By: Ryan Mertes
Chief Solutions Officer, Dairy.com
Dairy plant operations have significantly evolved since the days of physically carrying milk from station to station, only using pencil and paper for record-keeping, and receiving data from only a handful of sources. Today, plants must continuously embrace change and innovation or face threats to their business. Every stop in the dairy production lifecycle needs review for optimization via technology.
In this blog, we’ll discuss four key areas where dairy plant operations are changing through technology and how you can use them to improve your own facility’s profitability.
1. The Shift to Digital Operations
Before the COVID-19 pandemic changed just about everything, dairy plant operations required several people to be physically in the plant – operating equipment, receiving deliveries, and executing other plant operations. However, the immediate need to social distance and reduce physical contact accelerated a shift that was already well on its way to the dairy industry.
Digitized plants often thrived during COVID-19 while others struggled. The primary reason: digitized plants enabled their subject matter experts to view and correct inefficiencies remotely. We’re also aware of several instances of maintenance experts remotely reviewing parts and training in-plant maintenance members how to repair lines from thousands of miles away, saving money and time on travel.
In short, digitizing the plant lowered operational risk and made the plant staff more effective with access to the best resources, no matter the location.
2. The Impact of Data and Business Intelligence
For decades, plant managers have been using data that is at least one or two days old. Consequently, plant operators were working on a reactionary basis—fixing what was broken and tracing problems back to data that wasn’t up to date. Unfortunately, managing what isn’t working well wastes time and resources.
Now, as more plants have digitized processes, there’s often more data available than one person can absorb. Innovations in actionable intelligence allow subject matter experts to spend their time solving issues vs. finding them. Examples of these benefits include alerts to identify when a pipe is left open vs. waiting for someone to find it. Another example is supervisors receiving alerts to downtime issues in real-time, allowing them to clearly see where a problem exists – significantly limiting downtime and preventing re-work and traceability issues.
As we look to the future, experts predict the impact of data intelligence on the dairy industry will increase and evolve even further — perhaps giving us a view into what will happen two days from now, two weeks from now, even two years from now. And that’s a significant change! Now, centralizing this information and using it to improve the plant effectively is the next challenge that must be overcome.
3. Improved Yield and Mass Balance
Over the past 20 years, the dairy industry has notably reduced waste and provided new innovative product types to the market. It wasn’t that long ago when people believed the butterfat-to-casein ratio was the only one that mattered to yield. Now, we have identified dozens of factors that range from happenings at the farm through the plant.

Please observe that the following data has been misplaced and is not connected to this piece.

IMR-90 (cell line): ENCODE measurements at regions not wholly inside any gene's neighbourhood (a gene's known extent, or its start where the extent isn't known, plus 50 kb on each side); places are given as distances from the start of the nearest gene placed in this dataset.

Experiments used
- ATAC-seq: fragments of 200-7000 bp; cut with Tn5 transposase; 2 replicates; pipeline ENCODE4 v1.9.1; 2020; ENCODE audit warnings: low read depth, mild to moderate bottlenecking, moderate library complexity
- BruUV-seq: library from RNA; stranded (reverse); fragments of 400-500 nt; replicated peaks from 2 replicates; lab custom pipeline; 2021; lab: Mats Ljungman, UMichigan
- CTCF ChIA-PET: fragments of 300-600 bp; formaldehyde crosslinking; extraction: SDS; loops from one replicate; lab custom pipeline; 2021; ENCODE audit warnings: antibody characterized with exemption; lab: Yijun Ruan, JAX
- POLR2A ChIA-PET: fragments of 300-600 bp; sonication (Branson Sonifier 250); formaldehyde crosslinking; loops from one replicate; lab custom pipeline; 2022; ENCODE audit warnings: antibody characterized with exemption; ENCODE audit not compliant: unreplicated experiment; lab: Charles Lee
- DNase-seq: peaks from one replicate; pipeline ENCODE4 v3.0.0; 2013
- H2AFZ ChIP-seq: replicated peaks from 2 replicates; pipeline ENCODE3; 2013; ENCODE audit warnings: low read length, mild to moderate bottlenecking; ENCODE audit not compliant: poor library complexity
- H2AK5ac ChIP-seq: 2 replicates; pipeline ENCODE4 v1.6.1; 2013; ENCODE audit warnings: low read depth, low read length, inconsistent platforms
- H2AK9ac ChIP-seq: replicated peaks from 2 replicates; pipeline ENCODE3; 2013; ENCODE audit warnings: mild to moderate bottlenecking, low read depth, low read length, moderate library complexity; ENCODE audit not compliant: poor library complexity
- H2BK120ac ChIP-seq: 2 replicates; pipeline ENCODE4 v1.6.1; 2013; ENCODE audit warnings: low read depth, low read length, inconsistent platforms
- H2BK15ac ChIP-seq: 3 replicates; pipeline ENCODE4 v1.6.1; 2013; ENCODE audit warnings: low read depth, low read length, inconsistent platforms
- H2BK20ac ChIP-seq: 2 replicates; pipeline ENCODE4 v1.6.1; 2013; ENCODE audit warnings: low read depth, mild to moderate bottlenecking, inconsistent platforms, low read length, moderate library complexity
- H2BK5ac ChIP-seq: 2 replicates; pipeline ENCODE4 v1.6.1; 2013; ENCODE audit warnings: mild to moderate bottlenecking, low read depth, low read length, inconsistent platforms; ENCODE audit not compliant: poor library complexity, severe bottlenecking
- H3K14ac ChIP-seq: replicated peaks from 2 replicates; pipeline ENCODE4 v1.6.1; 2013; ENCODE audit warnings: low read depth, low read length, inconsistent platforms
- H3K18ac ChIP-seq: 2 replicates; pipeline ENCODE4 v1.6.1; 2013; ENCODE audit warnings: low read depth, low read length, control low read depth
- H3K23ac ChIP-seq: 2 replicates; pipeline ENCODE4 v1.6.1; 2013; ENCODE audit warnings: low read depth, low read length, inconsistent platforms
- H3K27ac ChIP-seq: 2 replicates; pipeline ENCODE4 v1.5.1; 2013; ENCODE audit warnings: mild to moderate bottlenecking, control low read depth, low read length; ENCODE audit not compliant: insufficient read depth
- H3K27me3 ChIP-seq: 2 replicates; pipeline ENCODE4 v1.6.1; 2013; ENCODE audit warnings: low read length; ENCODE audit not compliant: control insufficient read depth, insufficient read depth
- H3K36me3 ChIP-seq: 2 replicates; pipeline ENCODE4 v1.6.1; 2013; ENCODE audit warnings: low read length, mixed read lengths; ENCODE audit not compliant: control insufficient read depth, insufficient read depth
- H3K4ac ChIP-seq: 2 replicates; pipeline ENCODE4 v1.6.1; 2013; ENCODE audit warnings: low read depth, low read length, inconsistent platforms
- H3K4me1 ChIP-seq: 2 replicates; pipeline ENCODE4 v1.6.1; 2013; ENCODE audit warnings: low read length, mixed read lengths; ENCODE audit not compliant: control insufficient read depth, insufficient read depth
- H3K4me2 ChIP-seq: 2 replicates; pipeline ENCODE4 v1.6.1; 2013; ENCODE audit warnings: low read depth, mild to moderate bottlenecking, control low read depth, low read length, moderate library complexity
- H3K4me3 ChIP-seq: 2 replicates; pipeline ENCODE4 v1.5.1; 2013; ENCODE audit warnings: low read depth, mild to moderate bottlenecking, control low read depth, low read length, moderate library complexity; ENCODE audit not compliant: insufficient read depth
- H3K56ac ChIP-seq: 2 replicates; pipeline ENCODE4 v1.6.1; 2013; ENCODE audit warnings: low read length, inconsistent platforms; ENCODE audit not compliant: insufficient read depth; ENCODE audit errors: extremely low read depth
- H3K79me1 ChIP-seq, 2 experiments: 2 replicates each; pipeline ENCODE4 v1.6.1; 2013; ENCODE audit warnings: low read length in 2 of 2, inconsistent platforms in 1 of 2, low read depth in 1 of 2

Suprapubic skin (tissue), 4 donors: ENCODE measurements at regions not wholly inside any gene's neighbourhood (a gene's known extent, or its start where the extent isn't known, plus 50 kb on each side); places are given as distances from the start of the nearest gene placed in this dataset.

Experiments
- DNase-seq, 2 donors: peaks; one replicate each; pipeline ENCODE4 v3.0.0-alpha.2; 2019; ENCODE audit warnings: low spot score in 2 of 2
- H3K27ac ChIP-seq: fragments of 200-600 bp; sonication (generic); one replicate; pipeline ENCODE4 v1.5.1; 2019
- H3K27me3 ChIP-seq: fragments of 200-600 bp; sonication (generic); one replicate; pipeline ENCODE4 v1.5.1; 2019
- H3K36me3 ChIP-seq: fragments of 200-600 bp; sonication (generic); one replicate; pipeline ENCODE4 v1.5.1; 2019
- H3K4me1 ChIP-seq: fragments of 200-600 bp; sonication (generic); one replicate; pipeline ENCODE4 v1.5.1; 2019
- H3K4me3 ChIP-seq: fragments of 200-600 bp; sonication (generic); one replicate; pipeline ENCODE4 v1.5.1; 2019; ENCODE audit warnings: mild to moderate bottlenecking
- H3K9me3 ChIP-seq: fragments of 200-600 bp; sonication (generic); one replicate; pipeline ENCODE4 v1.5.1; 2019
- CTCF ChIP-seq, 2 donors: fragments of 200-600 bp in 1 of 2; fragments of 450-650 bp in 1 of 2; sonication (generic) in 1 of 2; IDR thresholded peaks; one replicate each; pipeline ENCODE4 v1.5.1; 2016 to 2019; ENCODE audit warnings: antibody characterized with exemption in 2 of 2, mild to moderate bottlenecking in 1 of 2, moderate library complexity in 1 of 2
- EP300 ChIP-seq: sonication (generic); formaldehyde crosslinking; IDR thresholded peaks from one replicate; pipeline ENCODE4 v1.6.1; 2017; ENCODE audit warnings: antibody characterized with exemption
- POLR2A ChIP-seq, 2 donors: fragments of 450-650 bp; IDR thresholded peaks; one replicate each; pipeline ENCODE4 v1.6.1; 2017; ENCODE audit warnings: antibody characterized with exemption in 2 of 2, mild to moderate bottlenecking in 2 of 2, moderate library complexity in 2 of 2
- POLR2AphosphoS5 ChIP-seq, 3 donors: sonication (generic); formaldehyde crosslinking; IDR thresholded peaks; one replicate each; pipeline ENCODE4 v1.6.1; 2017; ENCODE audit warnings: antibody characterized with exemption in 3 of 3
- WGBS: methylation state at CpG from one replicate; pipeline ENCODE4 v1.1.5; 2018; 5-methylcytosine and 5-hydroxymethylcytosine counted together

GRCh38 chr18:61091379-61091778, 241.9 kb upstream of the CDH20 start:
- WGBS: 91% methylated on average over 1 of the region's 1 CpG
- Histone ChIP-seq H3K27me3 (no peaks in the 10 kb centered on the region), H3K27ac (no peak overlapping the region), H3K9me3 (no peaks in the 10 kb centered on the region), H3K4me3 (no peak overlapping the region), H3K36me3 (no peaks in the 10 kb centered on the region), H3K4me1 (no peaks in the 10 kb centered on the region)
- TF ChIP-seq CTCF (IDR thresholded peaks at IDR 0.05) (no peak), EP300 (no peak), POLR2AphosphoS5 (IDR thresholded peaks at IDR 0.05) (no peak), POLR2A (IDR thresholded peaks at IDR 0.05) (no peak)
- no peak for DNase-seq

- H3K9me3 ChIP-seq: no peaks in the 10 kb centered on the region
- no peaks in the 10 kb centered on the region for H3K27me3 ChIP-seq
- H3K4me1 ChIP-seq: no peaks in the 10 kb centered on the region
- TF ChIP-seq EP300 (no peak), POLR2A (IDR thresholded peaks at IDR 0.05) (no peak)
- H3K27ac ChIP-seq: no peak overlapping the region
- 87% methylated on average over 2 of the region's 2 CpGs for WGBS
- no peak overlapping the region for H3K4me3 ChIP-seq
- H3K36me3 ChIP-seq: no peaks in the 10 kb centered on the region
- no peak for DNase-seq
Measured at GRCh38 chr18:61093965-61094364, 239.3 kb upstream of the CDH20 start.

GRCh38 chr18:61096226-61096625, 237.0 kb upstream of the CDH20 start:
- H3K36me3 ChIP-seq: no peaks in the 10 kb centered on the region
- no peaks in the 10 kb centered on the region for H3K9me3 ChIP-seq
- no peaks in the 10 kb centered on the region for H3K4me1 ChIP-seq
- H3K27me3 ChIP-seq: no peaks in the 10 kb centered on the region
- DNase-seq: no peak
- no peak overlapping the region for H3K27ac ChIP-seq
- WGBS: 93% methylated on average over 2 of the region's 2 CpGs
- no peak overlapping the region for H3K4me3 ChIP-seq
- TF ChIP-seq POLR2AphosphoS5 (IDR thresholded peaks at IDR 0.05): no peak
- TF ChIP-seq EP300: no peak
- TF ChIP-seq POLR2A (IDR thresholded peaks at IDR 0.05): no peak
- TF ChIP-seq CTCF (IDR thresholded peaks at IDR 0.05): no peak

The ability to fractionate from a single original “ingredient” allowed the dairy industry to create thousands of products and offerings. And those efforts are why we’re able to meet consumer food demands today. Most importantly, this trend towards fully utilizing components emphasizes tracking activities to the component level. For example, if a plant is receiving 1 million pounds of milk a day, a 1% reduction in solids loss equates to approximately $400,000 per year in savings.
If a plant receives 1,000,000 pounds of milk per day, a 1% reduction in solids loss equals approximately $400,000 per year in savings.
pounds of milk per day
reduction in solids loss
per year in savings
4. The Dairy Plant of the Future
Artificial intelligence (AI) is the next step in innovation for the dairy industry, and how AI is applied will depend significantly on finding optimal conditions for three key areas: cost-effectiveness, reliability, and data quality.
These innovations could show up in various ways. One simple example is in forklift operations. Forklift operators are moving around a plant all day loading trucks and driving to another section of the plant to pick up more product, leaving a lot of room for potentially wasted time. In real-time, AI can determine what product needs to be picked up at which end of the plant, reducing redundant trips, and optimizing each drivers’ time and safety.
When it comes to improving plant operations overall, a new dairy plant can cost upwards of several hundred million dollars. However, we often find it is actually relatively cost-effective to optimize existing plants via digitization.
How can we optimize existing equipment for a better output? Here’s one example: by using AI to evaluate causes that impact operations. Isolating variables – such as quality – allows for a consistent product while improving costs; this also boosts consumer confidence that your great product will taste the same year after year.
While we were aware of the value of digitization before COVID-19, the pandemic caused us to truly ‘look within our data’ to improve our plants. The plants that have embraced technology are running with fewer staff, and often creating more consistent production with lower costs. If we continue this rapid progress, I look forward to seeing what our industry looks like in 2030.